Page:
Mr. Honermann is Senior Research Advisor in amfAR's Public Policy Office where he focuses on access to medicines, data transparency, and budget monitoring. Prior to joining amfAR, Brian worked for Georgetown Law's O'Neill Institute for National and Global Health Law evaluating transition strategies for incorporating NGO led health programs into Ministry directed public health systems.
“The TPP deal being signed today is the worst trade deal ever for access to medicines and will make life-saving treatments unaffordable for those who need them most. That’s why it’s critical that people demand their governments uphold their obligations to protect public health and fight back against unjust profiteering that would be enabled by the TPP”, said Judit Rius Sanjuan, MSF’s US Access Campaign manager.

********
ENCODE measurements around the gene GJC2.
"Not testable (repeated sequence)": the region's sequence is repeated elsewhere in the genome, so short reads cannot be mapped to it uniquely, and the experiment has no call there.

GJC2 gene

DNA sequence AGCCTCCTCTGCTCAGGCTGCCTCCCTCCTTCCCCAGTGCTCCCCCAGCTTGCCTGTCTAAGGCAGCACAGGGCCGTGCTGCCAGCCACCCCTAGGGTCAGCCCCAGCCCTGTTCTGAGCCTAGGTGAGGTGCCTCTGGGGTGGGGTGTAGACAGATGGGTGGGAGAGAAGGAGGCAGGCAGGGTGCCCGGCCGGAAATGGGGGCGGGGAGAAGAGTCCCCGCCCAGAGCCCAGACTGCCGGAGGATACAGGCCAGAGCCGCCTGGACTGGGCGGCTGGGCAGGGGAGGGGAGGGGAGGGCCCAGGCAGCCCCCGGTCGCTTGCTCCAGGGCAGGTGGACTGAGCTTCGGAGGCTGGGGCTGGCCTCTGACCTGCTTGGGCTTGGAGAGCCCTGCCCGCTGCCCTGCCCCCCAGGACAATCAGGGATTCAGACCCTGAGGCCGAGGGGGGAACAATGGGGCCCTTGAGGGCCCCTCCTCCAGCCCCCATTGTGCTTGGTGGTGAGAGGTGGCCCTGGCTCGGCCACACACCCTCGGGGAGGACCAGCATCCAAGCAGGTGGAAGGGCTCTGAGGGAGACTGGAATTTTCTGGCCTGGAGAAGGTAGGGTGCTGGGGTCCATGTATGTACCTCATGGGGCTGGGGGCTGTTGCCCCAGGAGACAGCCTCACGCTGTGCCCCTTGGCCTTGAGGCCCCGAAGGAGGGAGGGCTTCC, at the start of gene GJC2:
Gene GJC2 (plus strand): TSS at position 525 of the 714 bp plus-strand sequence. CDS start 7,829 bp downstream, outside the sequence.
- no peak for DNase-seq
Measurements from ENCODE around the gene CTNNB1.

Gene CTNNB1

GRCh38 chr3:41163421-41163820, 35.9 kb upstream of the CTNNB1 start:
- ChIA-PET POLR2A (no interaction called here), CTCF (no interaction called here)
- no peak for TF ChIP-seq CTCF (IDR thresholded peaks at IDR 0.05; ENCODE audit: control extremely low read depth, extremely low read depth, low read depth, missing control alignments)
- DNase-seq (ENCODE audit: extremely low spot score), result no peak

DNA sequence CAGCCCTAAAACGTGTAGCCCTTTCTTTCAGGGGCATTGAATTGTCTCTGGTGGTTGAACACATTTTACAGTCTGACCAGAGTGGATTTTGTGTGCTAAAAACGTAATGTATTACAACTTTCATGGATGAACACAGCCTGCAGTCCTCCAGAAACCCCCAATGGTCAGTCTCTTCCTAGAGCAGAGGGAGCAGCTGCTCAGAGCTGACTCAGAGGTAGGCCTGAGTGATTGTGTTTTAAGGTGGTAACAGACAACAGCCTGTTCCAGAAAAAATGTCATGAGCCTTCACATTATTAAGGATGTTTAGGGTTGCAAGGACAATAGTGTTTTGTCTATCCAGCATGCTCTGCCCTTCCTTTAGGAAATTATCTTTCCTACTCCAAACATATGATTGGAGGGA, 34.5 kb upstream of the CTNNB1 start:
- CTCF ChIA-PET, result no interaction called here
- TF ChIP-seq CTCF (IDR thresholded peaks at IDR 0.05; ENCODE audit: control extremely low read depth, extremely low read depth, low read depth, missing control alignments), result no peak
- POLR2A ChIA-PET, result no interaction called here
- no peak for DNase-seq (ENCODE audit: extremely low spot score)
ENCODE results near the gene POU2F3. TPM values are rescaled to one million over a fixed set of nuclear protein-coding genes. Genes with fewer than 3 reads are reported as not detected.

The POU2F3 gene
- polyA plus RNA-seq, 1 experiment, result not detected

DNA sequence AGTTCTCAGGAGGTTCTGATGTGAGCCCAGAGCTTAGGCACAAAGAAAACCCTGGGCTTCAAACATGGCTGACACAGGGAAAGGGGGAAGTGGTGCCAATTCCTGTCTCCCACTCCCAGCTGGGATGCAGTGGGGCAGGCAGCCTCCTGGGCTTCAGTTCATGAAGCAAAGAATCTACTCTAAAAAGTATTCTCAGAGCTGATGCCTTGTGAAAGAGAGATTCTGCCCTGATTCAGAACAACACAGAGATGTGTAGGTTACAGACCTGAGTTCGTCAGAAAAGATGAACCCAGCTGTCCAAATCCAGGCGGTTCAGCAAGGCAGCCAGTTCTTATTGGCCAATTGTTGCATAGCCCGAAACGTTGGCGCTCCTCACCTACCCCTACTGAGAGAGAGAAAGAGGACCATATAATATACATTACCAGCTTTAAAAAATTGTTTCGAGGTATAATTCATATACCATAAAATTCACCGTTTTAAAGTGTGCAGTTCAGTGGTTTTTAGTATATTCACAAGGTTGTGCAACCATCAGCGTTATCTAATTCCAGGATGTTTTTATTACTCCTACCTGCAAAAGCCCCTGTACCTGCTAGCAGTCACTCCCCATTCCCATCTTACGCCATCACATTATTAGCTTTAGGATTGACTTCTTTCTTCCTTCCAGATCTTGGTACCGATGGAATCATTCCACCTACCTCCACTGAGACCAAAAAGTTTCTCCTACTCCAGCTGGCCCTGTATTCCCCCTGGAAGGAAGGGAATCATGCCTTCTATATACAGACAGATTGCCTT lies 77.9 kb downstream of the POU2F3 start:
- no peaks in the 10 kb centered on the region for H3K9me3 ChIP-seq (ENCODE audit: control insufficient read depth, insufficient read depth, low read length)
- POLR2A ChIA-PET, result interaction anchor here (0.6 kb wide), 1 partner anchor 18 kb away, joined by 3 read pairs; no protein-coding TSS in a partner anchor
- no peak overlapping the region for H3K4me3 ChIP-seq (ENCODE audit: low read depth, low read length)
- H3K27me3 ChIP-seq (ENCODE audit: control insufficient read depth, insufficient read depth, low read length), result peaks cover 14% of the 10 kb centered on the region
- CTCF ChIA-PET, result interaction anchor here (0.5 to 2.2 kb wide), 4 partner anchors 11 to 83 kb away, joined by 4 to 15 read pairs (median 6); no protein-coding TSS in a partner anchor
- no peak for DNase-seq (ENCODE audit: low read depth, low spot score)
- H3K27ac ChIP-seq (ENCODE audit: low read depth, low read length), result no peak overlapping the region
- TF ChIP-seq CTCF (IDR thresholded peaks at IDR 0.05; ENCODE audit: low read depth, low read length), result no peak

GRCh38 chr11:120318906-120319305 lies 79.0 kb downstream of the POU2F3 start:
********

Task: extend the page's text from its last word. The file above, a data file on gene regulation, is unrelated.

Judit Rius Sanjuan is the U.S. Manager & Legal Policy Adviser, Access Campaign, Medecins Sans Frontieres/ Doctors Without Borders (MSF)
"In the area of medicine, the TPP is a partial wish list for big drug companies, not as bad as they wanted, but bad enough to kill people, and designed to hurt the poor the most. It is also a missed opportunity to have an agreement that would have boosted R&D spending without high drug prices. Legislators should reject the TPP, and go back to the drawing board, for an agreement that progressively delinks R&D costs from drug prices, " said James Love of Knowledge Ecology international.
James Love is the Director of Knowledge Ecology International. In 2006, KEI received a McArthur Award for Creative and Effective Institutions for his work on intellectual property rights. In 2013, J. Love received the EFF Pioneer Award, for his work on a UN treaty on copyright exceptions for persons who are blind or have other disabilities. In 2015, he received, with his wife Manon Ress, the Joe A. Callaway Award for Civic Courage. Jamie Love has been an expert in several compulsory licensing cases, and is an advocate of delinking R&D costs from drug prices.